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Plain language for financial content: Assessing the impact of training on students' revisions and readers' comprehension

Total Cost €


EC-Contrib. €






Project "PLanTra" data sheet

The following table provides information about the project.


Organization address
address: PRINSSTRAAT 13
postcode: 2000

contact info
title: n.a.
name: n.a.
surname: n.a.
function: n.a.
email: n.a.
telephone: n.a.
fax: n.a.

 Coordinator Country Belgium [BE]
 Total cost 166˙320 €
 EC max contribution 166˙320 € (100%)
 Programme 1. H2020-EU.1.3.2. (Nurturing excellence by means of cross-border and cross-sector mobility)
 Code Call H2020-MSCA-IF-2019
 Funding Scheme MSCA-IF-EF-ST
 Starting year 2020
 Duration (year-month-day) from 2020-08-01   to  2022-07-31


Take a look of project's partnership.

# participants  country  role  EC contrib. [€] 
1    UNIVERSITEIT ANTWERPEN BE (ANTWERPEN) coordinator 166˙320.00


 Project objective

With the responsibility for financial decisions shifting from institutions to individuals, the ability to understand financial information (known as ‘financial literacy’) is paramount. Having reduced financial literacy results in higher risk of over-indebtedness, and in reduced ability to manage one’s wealth. Text simplification, involving the use of plain language, is one of the strategies adopted to meet the needs of low-literacy readers. The comprehensibility of financial texts has received attention at the European level. An action plan developed as part of the EU policy on consumer financial services lists opaque terms and conditions among the concerns raised by customers when conducting cross-border shopping. Despite plain language efforts, the comprehensibility of financial content has not been increasing consistently. Scholars have therefore emphasised the need to train business (communication) students in text simplification and provided resources to that end. There is, however, lack of empirical evidence on the benefits (or lack thereof) of plain language training. This project aims to address this research gap by investigating the impact of plain language training on: (i) how financial texts are simplified by business students; and (ii) the resulting comprehensibility of simplified financial texts among lay readers with different levels of financial literacy. To do so, I will conduct two experimental studies. For the first study, focusing on the simplification process, I will use keystroke logging, retrospective interviews, and screen recording. For the second study, dealing with the comprehensibility of financial content, I will use multiple-choice questions. This project can identify simplification-oriented revisions that are implemented by business students and that are beneficial for comprehension of financial content. Ultimately, these findings can guide financial institutions in their efforts to meet the needs of readers with low financial literacy.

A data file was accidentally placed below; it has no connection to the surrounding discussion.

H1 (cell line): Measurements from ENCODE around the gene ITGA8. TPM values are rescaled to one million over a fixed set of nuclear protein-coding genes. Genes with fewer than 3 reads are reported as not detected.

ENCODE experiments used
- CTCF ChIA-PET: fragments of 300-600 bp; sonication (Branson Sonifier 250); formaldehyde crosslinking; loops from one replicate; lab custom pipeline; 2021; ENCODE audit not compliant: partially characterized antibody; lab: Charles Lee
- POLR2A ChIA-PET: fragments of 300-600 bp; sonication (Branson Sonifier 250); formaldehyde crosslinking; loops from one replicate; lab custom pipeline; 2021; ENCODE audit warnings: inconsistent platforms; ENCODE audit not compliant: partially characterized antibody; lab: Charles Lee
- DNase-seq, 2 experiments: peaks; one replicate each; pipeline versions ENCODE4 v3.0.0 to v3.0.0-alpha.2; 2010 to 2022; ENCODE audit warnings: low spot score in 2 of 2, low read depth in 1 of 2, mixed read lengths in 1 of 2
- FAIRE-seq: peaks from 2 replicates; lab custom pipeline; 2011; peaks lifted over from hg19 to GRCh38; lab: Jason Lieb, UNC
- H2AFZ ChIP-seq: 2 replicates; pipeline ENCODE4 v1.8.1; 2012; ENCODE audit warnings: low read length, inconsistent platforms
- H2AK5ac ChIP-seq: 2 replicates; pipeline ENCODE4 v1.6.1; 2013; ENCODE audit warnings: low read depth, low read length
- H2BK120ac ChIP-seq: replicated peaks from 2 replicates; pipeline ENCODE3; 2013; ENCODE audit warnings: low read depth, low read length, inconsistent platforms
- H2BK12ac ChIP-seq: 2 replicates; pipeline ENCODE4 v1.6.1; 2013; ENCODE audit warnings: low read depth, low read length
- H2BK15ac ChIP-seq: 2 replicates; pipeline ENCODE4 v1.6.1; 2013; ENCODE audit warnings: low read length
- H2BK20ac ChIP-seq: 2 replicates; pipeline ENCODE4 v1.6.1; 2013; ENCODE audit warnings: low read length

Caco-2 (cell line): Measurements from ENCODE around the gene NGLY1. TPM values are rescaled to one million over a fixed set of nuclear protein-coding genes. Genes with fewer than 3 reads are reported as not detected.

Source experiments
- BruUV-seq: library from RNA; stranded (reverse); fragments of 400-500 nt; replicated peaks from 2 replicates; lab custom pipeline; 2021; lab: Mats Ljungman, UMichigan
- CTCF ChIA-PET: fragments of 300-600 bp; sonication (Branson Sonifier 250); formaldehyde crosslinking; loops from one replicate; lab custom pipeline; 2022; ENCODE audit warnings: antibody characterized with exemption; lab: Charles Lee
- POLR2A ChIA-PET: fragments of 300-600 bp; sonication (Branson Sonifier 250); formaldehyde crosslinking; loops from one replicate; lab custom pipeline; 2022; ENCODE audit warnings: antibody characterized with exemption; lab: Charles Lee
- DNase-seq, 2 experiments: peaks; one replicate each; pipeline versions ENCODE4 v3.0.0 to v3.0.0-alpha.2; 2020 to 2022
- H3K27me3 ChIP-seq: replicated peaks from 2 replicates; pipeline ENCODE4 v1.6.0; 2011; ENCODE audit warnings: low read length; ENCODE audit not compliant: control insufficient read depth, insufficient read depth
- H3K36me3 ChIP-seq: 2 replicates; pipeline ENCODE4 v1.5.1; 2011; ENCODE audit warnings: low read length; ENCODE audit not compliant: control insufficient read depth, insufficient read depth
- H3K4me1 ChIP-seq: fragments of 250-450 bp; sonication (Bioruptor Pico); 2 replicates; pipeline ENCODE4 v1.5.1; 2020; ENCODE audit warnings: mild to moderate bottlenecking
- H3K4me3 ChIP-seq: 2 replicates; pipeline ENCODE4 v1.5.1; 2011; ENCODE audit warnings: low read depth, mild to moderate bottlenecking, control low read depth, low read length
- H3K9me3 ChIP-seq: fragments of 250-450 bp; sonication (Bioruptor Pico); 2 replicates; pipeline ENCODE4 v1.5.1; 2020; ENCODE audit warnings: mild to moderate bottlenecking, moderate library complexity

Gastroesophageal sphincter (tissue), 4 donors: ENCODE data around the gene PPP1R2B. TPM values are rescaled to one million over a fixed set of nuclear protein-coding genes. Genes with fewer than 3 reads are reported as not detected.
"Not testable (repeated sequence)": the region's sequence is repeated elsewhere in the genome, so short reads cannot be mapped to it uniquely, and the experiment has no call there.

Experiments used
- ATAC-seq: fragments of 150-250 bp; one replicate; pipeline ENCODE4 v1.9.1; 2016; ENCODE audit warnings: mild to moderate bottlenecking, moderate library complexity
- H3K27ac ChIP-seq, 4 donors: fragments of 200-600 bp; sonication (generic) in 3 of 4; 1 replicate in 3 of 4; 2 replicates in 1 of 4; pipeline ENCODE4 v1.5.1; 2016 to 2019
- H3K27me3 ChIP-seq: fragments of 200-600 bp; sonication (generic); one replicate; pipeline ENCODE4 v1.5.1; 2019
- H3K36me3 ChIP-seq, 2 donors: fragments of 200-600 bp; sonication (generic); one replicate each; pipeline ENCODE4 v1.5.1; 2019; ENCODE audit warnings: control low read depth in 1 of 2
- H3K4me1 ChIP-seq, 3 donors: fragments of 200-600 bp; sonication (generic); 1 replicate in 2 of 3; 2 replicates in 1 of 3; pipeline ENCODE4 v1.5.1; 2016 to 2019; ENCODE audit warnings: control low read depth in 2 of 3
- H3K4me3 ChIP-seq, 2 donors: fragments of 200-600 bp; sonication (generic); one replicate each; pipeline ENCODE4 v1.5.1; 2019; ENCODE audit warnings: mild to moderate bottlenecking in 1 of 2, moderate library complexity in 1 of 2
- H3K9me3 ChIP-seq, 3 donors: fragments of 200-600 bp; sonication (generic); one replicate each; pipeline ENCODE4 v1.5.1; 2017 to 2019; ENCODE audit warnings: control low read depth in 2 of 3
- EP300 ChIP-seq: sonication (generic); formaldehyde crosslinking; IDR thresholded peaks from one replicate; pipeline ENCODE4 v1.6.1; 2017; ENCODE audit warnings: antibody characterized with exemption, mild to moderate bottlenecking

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The information about "PLANTRA" are provided by the European Opendata Portal: CORDIS opendata.

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